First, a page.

NEW YORK (CNS) — More than eight decades after its premiere, “Metropolis” — the German silent film that set the standard for science fiction on the silver screen — has returned to theaters (and, come November, will be available on DVD) following an extensive restoration. This new version, including lost scenes and the original score by Gottfried Huppertz, approximates the original vision of its legendary director and co-writer Fritz Lang (1890-1976), showing off a unique visual style extraordinary in its detail and scope. (Lang’s scripting partner was his then-wife Thea von Harbou.) Such a renewal of this masterpiece once seemed an impossible cinematic dream. Shortly after “Metropolis” premiered in Berlin in 1927, the 153-minute film was deemed too long for commercial release and cut significantly. This actually hindered the film’s popularity over the years, as the rhythm was disrupted and the story line confused. It was thought that the lost footage was gone forever until 2008, when a near-complete print of the original was found in a museum in Argentina. All but five minutes of the film has now been restored, allowing holes in the plot to be filled, adding flesh to a number of characters, and enabling the complete score to be played.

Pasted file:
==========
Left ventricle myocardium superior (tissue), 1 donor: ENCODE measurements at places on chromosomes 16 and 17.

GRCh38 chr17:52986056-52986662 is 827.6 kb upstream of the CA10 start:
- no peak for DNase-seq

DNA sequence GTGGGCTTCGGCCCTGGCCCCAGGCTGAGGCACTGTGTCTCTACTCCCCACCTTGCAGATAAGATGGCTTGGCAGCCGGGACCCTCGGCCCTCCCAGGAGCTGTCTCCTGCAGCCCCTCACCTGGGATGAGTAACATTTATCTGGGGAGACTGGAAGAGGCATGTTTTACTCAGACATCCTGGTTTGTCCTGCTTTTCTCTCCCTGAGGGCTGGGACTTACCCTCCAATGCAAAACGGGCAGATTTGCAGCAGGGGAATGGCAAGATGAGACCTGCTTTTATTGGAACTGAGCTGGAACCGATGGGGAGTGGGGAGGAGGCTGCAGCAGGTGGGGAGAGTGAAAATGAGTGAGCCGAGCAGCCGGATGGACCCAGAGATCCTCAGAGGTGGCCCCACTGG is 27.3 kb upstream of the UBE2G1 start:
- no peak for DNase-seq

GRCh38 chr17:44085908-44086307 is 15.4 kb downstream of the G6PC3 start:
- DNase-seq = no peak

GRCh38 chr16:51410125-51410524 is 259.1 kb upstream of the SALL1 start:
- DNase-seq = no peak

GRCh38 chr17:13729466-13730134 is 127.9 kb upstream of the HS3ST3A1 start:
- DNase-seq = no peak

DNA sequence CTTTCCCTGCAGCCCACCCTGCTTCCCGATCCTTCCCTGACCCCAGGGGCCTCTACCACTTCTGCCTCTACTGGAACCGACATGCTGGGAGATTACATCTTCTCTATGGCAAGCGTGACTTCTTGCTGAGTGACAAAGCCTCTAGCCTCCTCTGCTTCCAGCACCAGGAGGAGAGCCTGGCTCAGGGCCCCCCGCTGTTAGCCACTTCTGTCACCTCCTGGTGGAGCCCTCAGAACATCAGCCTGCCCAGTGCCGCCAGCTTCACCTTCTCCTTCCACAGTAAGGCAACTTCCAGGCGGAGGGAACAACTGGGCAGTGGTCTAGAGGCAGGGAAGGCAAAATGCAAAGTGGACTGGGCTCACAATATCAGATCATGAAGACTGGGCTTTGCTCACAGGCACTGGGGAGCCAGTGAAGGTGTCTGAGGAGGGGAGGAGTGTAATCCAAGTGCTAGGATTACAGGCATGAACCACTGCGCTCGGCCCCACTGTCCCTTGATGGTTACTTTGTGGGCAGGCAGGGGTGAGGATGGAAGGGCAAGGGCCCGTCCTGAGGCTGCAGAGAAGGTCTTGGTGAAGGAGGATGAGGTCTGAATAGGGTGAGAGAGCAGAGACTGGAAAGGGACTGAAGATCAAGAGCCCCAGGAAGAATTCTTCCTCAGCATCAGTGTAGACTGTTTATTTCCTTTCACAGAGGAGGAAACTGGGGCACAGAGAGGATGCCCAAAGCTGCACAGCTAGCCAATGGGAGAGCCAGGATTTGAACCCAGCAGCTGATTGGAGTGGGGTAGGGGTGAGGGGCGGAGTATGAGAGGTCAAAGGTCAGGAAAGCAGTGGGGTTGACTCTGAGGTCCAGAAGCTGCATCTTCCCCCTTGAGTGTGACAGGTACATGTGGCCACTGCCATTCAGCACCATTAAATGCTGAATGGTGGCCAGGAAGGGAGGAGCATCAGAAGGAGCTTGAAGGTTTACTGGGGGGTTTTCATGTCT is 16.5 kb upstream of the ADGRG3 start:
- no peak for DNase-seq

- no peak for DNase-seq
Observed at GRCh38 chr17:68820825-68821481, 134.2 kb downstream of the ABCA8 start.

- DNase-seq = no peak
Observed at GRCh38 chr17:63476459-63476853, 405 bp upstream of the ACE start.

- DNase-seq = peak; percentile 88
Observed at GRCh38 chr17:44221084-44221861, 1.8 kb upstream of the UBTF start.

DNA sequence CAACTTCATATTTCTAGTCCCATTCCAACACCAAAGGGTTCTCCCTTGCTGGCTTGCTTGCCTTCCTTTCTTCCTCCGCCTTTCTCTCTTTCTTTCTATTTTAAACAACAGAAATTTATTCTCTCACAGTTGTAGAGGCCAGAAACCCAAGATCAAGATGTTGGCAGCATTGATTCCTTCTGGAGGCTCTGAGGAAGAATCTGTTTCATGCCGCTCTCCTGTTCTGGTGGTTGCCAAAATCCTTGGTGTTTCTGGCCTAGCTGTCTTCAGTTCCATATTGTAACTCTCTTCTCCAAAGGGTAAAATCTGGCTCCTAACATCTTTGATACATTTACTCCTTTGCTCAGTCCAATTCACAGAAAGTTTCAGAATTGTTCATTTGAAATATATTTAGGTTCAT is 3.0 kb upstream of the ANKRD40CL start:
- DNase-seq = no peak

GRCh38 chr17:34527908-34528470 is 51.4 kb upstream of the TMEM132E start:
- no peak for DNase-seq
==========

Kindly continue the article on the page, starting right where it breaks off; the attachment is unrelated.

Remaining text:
(Check Amazon for this new version; as of today, May 21, 2010, it is not yet listed.)

Here is the trailer from the 2010 release:

Introduction to Media Literacy & Church and Communication Online Courses Registration deadline May 26

If you’ve ever been frustrated at how to engage in our media culture in meaningful ways, consider taking one of these terrific online courses offered by the University of Dayton’s Virtual Learning Community for Faith Formation.

Click here for the course description for Introduction to Media Literacy

Click here for the course description for Church and Communication

I am the course facilitator for the intro to media literacy course; another fine catechist will facilitate Church and Communication.

If your diocese is a VLCFF Partner (click here to check) the cost for each five week course is only $40.00 (otherwise $75.00).

In terms of time, there are five week-long sessions for each course. On average you would want to reserve one hour a day to complete the work that requires some reading, interactive exchanges, and responses to the reading and each week’s material in semi-essay form. The fruit of your dedication will be renewed energy in your faith life and ministry. And it’s not only what you will learn; your contribution will enliven the interaction and your experience will enrich us all.

The deadline for registration is May 26th. Don’t miss this opportunity! Five weeks goes by so swiftly.

Feel free to contact me here if you have any questions or go directly to the  VLCFF website.